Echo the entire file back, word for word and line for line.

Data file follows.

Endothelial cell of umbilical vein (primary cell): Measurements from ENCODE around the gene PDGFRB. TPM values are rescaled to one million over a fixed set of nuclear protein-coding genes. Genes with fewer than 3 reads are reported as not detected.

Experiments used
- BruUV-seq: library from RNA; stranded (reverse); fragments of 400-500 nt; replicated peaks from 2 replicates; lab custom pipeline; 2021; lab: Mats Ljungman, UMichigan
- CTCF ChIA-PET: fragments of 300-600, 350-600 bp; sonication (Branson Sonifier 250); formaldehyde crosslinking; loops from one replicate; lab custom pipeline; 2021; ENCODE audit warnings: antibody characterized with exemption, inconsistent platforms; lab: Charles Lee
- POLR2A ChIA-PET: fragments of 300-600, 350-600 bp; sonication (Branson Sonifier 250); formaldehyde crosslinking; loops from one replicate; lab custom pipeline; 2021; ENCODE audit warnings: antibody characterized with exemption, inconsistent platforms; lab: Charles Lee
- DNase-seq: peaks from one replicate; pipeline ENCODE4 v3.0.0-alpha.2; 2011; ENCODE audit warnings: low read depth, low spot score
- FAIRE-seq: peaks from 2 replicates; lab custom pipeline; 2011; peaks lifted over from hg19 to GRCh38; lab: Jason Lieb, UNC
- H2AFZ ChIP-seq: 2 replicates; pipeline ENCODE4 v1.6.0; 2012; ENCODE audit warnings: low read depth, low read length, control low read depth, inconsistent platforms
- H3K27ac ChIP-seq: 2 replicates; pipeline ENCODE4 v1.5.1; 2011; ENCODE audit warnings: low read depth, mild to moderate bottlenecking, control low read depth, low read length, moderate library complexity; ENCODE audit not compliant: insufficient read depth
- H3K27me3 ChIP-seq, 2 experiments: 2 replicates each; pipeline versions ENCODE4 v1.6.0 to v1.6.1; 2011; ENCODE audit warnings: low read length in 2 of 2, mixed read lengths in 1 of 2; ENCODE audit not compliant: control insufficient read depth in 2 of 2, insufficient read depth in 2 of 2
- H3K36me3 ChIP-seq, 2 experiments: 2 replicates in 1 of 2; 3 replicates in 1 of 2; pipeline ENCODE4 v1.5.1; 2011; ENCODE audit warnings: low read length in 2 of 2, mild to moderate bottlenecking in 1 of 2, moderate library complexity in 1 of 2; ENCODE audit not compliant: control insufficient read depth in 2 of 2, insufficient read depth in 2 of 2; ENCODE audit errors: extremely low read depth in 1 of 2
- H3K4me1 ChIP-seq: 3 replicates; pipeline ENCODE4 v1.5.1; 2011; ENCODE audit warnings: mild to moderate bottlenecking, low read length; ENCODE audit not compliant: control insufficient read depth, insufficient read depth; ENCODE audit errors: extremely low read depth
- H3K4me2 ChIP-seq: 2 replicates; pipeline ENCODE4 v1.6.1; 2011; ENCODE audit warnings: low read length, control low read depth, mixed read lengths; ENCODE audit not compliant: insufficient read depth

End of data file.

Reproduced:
Endothelial cell of umbilical vein (primary cell): Measurements from ENCODE around the gene PDGFRB. TPM values are rescaled to one million over a fixed set of nuclear protein-coding genes. Genes with fewer than 3 reads are reported as not detected.

Experiments used
- BruUV-seq: library from RNA; stranded (reverse); fragments of 400-500 nt; replicated peaks from 2 replicates; lab custom pipeline; 2021; lab: Mats Ljungman, UMichigan
- CTCF ChIA-PET: fragments of 300-600, 350-600 bp; sonication (Branson Sonifier 250); formaldehyde crosslinking; loops from one replicate; lab custom pipeline; 2021; ENCODE audit warnings: antibody characterized with exemption, inconsistent platforms; lab: Charles Lee
- POLR2A ChIA-PET: fragments of 300-600, 350-600 bp; sonication (Branson Sonifier 250); formaldehyde crosslinking; loops from one replicate; lab custom pipeline; 2021; ENCODE audit warnings: antibody characterized with exemption, inconsistent platforms; lab: Charles Lee
- DNase-seq: peaks from one replicate; pipeline ENCODE4 v3.0.0-alpha.2; 2011; ENCODE audit warnings: low read depth, low spot score
- FAIRE-seq: peaks from 2 replicates; lab custom pipeline; 2011; peaks lifted over from hg19 to GRCh38; lab: Jason Lieb, UNC
- H2AFZ ChIP-seq: 2 replicates; pipeline ENCODE4 v1.6.0; 2012; ENCODE audit warnings: low read depth, low read length, control low read depth, inconsistent platforms
- H3K27ac ChIP-seq: 2 replicates; pipeline ENCODE4 v1.5.1; 2011; ENCODE audit warnings: low read depth, mild to moderate bottlenecking, control low read depth, low read length, moderate library complexity; ENCODE audit not compliant: insufficient read depth
- H3K27me3 ChIP-seq, 2 experiments: 2 replicates each; pipeline versions ENCODE4 v1.6.0 to v1.6.1; 2011; ENCODE audit warnings: low read length in 2 of 2, mixed read lengths in 1 of 2; ENCODE audit not compliant: control insufficient read depth in 2 of 2, insufficient read depth in 2 of 2
- H3K36me3 ChIP-seq, 2 experiments: 2 replicates in 1 of 2; 3 replicates in 1 of 2; pipeline ENCODE4 v1.5.1; 2011; ENCODE audit warnings: low read length in 2 of 2, mild to moderate bottlenecking in 1 of 2, moderate library complexity in 1 of 2; ENCODE audit not compliant: control insufficient read depth in 2 of 2, insufficient read depth in 2 of 2; ENCODE audit errors: extremely low read depth in 1 of 2
- H3K4me1 ChIP-seq: 3 replicates; pipeline ENCODE4 v1.5.1; 2011; ENCODE audit warnings: mild to moderate bottlenecking, low read length; ENCODE audit not compliant: control insufficient read depth, insufficient read depth; ENCODE audit errors: extremely low read depth
- H3K4me2 ChIP-seq: 2 replicates; pipeline ENCODE4 v1.6.1; 2011; ENCODE audit warnings: low read length, control low read depth, mixed read lengths; ENCODE audit not compliant: insufficient read depth